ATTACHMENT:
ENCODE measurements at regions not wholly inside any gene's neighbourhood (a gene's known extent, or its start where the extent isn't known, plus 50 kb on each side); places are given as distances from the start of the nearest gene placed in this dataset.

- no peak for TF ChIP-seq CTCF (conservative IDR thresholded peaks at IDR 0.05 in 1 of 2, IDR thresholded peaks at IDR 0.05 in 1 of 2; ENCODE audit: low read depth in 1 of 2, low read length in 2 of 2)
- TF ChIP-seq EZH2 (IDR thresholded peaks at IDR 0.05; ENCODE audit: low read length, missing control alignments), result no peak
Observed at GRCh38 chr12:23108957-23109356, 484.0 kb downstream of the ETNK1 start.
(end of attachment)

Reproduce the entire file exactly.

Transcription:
ENCODE measurements at regions not wholly inside any gene's neighbourhood (a gene's known extent, or its start where the extent isn't known, plus 50 kb on each side); places are given as distances from the start of the nearest gene placed in this dataset.

- no peak for TF ChIP-seq CTCF (conservative IDR thresholded peaks at IDR 0.05 in 1 of 2, IDR thresholded peaks at IDR 0.05 in 1 of 2; ENCODE audit: low read depth in 1 of 2, low read length in 2 of 2)
- TF ChIP-seq EZH2 (IDR thresholded peaks at IDR 0.05; ENCODE audit: low read length, missing control alignments), result no peak
Observed at GRCh38 chr12:23108957-23109356, 484.0 kb downstream of the ETNK1 start.